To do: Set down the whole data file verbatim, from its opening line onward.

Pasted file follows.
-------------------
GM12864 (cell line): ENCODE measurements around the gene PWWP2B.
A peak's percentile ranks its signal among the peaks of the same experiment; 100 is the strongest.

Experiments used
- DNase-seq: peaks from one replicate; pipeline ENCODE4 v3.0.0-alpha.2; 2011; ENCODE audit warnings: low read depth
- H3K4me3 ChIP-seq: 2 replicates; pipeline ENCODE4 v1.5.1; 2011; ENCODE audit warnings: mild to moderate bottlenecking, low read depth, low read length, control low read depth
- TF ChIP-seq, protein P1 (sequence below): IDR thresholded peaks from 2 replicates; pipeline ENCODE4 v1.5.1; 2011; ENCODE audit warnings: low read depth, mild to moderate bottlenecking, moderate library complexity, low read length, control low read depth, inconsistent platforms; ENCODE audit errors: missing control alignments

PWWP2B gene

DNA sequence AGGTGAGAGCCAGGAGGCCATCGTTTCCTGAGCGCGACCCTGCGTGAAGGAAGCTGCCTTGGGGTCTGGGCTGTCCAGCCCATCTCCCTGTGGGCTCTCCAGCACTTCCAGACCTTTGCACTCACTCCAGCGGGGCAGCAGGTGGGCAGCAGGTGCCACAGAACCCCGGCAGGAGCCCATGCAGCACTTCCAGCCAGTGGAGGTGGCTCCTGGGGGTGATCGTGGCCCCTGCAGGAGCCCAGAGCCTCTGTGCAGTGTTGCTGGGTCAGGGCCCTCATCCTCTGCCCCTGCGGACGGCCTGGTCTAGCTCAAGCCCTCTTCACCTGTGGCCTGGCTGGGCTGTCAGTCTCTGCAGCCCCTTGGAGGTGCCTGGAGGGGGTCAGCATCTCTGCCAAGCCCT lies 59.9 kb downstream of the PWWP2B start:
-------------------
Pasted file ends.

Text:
GM12864 (cell line): ENCODE measurements around the gene PWWP2B.
A peak's percentile ranks its signal among the peaks of the same experiment; 100 is the strongest.

Experiments used
- DNase-seq: peaks from one replicate; pipeline ENCODE4 v3.0.0-alpha.2; 2011; ENCODE audit warnings: low read depth
- H3K4me3 ChIP-seq: 2 replicates; pipeline ENCODE4 v1.5.1; 2011; ENCODE audit warnings: mild to moderate bottlenecking, low read depth, low read length, control low read depth
- TF ChIP-seq, protein P1 (sequence below): IDR thresholded peaks from 2 replicates; pipeline ENCODE4 v1.5.1; 2011; ENCODE audit warnings: low read depth, mild to moderate bottlenecking, moderate library complexity, low read length, control low read depth, inconsistent platforms; ENCODE audit errors: missing control alignments

PWWP2B gene

DNA sequence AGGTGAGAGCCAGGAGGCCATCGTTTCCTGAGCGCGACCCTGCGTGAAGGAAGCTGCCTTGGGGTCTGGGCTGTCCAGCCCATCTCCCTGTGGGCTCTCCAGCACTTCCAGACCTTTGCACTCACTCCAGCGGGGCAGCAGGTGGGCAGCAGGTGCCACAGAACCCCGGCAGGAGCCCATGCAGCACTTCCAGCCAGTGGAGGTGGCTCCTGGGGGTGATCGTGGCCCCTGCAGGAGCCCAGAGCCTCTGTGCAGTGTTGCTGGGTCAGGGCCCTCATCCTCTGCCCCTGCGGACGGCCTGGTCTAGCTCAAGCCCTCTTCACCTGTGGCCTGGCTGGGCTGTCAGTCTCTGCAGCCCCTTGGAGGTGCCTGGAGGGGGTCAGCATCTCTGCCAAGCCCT lies 59.9 kb downstream of the PWWP2B start: